European Court ruling: back to the time clock?
The European Court of Justice recently caused a stir with a ruling that could affect the time registration of companies throughout Europe. Critics fear a return to the old-fashioned time clock.
Spanish trade union
A Spanish union had taken Deutsche Bank to court to oblige the bank to record the daily working hours of its employees. According to the trade union, this was the only way to ensure effective compliance with planned working hours. The system of the Spanish branch only recorded the overtime worked. The Spanish court then asked for a ruling from the European Court of Justice.
However, according to the Court, registering overtime is not sufficient to comply with European directives on working hours. The Court therefore states in a statement that Member States will have to set up arrangements that oblige employers "to set up a system to record the daily working time of every worker."
According to the Court, without an objective, reliable and accessible system of time registration, the rights of employees are not sufficiently guaranteed. She also relied on data provided by the local court, which showed that in 53.7% of cases in Spain the overtime worked by employees is not or not fully registered.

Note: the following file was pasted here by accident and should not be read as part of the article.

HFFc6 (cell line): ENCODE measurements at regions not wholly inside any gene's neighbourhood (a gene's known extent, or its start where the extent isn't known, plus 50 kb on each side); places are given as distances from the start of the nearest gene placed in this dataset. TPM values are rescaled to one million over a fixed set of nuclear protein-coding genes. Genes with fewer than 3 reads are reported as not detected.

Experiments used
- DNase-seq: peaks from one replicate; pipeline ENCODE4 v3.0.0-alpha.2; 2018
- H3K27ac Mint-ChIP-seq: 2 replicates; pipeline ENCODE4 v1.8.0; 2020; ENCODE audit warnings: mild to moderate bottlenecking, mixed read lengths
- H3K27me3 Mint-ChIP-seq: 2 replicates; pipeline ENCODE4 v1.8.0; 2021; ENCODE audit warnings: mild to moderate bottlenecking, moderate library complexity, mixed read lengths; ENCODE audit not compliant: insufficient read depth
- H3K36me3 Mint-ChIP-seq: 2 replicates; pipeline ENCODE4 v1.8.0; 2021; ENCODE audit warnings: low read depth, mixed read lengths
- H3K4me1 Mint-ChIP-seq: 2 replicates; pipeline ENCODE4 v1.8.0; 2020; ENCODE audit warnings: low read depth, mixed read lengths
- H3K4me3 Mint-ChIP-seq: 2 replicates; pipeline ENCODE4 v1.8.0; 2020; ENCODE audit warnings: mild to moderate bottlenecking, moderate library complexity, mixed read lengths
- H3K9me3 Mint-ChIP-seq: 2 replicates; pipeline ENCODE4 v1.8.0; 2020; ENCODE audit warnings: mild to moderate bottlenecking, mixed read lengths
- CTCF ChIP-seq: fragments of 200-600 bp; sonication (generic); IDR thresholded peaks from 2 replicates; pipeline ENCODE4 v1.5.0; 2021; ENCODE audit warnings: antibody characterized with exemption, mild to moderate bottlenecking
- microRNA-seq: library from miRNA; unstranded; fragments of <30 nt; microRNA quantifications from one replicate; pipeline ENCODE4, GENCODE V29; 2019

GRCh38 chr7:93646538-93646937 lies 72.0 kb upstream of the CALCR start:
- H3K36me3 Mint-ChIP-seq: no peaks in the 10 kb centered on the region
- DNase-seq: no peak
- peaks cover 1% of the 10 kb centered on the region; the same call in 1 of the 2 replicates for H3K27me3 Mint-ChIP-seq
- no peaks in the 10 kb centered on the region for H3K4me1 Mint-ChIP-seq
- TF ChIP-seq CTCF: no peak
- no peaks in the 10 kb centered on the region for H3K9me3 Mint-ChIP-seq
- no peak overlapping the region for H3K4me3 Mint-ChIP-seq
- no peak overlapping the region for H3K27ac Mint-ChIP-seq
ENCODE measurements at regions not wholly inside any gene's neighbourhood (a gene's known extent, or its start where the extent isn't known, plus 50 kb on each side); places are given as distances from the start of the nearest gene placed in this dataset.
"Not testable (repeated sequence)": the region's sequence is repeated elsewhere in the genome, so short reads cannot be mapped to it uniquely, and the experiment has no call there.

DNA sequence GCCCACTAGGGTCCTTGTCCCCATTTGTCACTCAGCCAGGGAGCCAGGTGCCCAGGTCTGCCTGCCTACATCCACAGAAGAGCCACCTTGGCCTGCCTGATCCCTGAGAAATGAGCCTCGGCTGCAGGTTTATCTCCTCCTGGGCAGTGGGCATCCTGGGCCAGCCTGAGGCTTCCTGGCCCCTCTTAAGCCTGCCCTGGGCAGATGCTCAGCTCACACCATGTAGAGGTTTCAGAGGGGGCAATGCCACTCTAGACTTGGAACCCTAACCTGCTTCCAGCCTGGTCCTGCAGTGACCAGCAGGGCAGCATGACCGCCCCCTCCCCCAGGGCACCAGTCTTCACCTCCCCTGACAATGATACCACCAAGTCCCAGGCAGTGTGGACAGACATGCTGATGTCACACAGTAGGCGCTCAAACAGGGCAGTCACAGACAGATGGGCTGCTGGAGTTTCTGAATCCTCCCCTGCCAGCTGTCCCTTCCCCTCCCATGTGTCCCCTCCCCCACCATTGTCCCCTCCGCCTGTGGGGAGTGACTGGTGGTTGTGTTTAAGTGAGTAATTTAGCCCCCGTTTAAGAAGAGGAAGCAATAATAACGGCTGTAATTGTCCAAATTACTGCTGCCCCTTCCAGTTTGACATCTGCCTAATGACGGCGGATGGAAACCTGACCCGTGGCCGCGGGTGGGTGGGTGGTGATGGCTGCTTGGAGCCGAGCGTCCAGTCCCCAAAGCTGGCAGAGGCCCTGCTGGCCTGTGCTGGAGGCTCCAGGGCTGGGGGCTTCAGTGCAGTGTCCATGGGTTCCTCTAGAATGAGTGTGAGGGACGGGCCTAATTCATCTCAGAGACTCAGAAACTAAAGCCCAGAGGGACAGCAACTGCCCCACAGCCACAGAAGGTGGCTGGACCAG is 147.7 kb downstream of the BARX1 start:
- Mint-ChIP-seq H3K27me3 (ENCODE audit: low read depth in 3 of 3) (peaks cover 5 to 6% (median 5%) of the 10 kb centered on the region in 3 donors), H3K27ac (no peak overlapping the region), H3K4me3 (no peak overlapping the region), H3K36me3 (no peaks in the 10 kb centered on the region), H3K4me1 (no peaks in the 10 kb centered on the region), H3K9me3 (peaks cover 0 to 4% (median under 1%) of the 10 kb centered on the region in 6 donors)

The specific form of the system can depend on the sector and the specific characteristics of the company. The known time clock can be an example of such a registration system, but registration is also possible via an app, for example. The member states have the necessary freedom to come to a legal regulation.
What are the consequences
The ruling could have far-reaching consequences, since modern working hours are not always clearly defined and are increasingly location and time independent. European employers' organizations are therefore critical and fear the administrative red tape that they believe is associated with the return to the old-fashioned time clock.
However, the consequences for the Netherlands are likely to be very limited, since employers are already obliged to lay down the working hours and rest periods of employees according to the Working Hours Act. This law will probably not have to be changed.
The FNV trade union is nevertheless pleased with the ruling and stated to RTLZ: “All attention to the Working Hours Act is welcome. It is important that employers realize that the same rules apply throughout the European Union. The more attention there is, the more expressiveness the law has. "
Although the ruling for Dutch companies is therefore unlikely to produce much news, it may cause some headaches for companies in other European countries. The legislators of the different Member States are now waiting to see how the scheme will take shape in practice.